Google urges US to challenge China Internet curbs

Google Inc. on Monday urged Western nations to challenge a growing list of Internet restrictions in China and around the world as a violation of global trade rules and to negotiate new trade deals to protect the free flow of online information.”More than 40 governments now engage in broad-scale restriction of online information, a tenfold increase from just a decade ago,” the search engine giant said in a policy brief that follows a censorship battle with China this year. see:Google calls for challenge to censorship
Google has called on the US and other western governments to challenge internet censorship as a restraint on global trade, opening another front in its campaign to gain more open access to countries, such as China, that restrict online information.Its case, spelled out in a detailed paper released on Monday, comes in the wake of concern at the search company in recent months that its tense relationship with China would lead to increasing restrictions, making it harder to compete in the world’s most populous internet market. denounces Web curbs as ’21st century trade barriers’ [AFP]
Google on Monday decried restrictions on the Internet by China, Vietnam and other countries, calling them the “trade barriers of the 21st century” and making a case for new trade rules and talks.”Trade officials and policymakers should be deeply concerned about the impact of Internet information restrictions on economic growth and trade interests,” Google said in a policy paper. ‘Net censorship amounts to undeclared trade war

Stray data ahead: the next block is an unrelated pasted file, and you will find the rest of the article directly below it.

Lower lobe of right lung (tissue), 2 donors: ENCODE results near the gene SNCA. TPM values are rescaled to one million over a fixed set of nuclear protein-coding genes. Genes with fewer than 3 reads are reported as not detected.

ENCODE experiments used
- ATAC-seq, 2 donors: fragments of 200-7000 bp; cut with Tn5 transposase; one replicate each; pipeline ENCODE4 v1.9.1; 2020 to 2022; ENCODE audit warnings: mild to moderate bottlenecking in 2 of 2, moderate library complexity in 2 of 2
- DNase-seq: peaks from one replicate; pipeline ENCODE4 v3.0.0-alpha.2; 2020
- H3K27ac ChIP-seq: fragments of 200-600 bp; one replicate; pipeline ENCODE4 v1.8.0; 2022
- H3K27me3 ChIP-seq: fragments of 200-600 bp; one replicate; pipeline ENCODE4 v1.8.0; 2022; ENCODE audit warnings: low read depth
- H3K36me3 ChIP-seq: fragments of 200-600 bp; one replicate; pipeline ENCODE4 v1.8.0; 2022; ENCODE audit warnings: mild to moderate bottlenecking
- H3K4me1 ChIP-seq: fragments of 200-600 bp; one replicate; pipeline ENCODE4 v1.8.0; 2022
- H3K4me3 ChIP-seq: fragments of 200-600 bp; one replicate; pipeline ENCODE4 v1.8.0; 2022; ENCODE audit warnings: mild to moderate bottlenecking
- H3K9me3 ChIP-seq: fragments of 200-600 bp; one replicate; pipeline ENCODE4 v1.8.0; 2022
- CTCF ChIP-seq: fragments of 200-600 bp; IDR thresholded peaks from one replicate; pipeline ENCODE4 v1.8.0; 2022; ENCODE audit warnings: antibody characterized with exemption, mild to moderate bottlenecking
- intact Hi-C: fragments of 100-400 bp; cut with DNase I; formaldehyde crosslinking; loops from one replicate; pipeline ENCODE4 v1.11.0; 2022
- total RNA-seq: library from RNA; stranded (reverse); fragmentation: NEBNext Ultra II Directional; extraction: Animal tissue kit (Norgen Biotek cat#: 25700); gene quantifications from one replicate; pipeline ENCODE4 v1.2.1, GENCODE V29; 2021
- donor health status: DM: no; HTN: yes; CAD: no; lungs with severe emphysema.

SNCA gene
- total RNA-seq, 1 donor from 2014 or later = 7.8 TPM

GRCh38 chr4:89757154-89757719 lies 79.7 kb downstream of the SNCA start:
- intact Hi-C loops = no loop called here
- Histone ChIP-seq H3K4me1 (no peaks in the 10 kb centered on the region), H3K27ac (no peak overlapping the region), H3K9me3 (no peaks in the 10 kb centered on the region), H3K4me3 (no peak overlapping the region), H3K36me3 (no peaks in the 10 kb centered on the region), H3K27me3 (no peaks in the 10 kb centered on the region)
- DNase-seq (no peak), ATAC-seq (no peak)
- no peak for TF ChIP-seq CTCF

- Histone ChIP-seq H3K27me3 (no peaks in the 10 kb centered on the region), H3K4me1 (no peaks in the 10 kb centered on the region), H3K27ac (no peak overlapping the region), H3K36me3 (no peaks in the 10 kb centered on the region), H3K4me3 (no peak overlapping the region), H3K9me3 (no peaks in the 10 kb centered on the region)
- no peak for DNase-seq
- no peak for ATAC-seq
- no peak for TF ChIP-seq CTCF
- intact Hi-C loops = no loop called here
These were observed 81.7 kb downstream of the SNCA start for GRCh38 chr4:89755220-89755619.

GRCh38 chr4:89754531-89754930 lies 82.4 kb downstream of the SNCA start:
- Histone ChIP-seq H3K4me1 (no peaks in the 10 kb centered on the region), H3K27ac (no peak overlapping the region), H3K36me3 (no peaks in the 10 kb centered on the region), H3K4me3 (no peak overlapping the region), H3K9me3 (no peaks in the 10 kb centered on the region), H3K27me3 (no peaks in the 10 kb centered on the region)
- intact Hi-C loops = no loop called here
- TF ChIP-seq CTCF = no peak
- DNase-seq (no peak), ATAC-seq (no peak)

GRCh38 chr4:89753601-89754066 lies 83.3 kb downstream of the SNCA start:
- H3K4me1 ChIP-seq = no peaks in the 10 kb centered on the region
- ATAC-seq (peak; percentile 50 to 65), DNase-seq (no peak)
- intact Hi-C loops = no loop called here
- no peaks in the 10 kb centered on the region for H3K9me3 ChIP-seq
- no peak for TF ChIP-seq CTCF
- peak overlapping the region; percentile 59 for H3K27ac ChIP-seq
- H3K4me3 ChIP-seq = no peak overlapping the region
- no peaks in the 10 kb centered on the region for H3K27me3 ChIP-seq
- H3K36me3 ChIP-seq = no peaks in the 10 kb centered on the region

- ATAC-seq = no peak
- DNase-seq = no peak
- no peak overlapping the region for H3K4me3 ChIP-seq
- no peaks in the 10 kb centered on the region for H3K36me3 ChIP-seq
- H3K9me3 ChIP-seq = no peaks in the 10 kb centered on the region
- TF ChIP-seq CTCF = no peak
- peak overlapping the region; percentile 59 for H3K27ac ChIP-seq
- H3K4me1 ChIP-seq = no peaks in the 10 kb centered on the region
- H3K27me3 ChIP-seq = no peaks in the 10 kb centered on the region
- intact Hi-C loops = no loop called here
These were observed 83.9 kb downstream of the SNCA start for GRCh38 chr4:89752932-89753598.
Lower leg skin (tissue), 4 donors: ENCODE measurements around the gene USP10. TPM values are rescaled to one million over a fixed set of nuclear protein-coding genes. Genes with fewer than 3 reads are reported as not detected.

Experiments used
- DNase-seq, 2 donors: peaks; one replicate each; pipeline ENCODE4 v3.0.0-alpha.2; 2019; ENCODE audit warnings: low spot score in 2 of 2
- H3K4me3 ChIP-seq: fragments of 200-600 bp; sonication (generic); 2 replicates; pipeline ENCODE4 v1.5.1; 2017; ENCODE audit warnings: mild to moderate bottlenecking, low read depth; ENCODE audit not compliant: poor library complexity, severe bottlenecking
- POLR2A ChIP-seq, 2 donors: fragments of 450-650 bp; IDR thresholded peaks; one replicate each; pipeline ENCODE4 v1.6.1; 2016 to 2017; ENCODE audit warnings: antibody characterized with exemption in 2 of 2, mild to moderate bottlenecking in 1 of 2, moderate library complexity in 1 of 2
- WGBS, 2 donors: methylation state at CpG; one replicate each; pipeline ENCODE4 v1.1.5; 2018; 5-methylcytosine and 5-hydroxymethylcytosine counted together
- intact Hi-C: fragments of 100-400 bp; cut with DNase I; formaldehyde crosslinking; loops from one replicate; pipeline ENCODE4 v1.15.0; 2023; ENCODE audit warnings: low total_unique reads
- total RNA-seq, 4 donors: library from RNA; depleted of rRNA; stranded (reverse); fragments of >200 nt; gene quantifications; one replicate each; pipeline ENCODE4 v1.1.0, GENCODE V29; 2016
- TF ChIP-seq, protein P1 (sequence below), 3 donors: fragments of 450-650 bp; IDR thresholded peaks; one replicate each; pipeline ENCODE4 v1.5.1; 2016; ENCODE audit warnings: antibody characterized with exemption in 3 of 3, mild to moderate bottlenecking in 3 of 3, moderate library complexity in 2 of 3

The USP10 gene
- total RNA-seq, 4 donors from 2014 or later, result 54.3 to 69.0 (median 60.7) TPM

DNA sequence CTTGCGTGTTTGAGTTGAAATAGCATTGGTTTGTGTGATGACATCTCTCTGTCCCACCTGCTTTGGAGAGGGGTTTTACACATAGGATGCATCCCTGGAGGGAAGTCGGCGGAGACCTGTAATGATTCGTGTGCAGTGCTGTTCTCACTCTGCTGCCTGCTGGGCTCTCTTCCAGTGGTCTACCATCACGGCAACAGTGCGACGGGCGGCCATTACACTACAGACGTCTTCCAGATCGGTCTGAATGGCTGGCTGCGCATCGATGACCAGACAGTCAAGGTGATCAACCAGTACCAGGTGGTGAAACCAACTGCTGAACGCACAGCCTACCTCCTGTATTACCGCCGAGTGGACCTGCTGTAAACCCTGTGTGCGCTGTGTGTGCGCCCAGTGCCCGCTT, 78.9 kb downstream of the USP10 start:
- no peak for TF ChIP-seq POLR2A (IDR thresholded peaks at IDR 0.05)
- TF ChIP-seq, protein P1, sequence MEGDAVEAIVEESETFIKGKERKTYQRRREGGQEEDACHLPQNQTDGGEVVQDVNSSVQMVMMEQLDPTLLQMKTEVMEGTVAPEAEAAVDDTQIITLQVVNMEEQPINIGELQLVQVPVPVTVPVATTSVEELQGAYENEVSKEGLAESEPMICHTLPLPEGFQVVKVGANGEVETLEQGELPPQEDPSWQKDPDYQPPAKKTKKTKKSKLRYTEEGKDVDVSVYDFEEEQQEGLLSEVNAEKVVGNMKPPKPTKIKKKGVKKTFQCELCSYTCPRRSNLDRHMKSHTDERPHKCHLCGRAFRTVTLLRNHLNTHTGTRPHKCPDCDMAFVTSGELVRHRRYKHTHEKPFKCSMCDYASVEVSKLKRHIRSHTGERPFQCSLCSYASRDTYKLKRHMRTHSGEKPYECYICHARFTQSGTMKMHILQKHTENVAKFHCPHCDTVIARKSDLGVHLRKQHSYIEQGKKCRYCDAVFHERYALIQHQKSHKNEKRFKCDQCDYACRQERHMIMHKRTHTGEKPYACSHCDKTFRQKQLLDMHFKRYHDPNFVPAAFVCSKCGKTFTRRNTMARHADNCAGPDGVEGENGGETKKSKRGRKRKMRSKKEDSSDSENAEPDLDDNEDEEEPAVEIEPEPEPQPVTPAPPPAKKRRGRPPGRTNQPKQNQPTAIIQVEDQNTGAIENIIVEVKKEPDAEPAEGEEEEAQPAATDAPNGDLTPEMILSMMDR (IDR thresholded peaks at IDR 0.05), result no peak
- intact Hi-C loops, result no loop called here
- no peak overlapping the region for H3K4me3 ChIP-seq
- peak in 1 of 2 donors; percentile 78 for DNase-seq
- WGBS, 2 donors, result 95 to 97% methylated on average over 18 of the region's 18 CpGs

Back in 2007, when one of the perennial Greek/Turk spats flared up again online, some hothead had a terrific idea: why not create a home video claiming that modern Turkey’s founder, Kemal Ataturk, was gay — and that everyone else in Turkey is gay, too? The result was uploaded to YouTube. Similar videos followed. One might have hoped that such grade-school taunting would seem so ridiculous that it would simply be ignored. But here’s how Google described what happened next:

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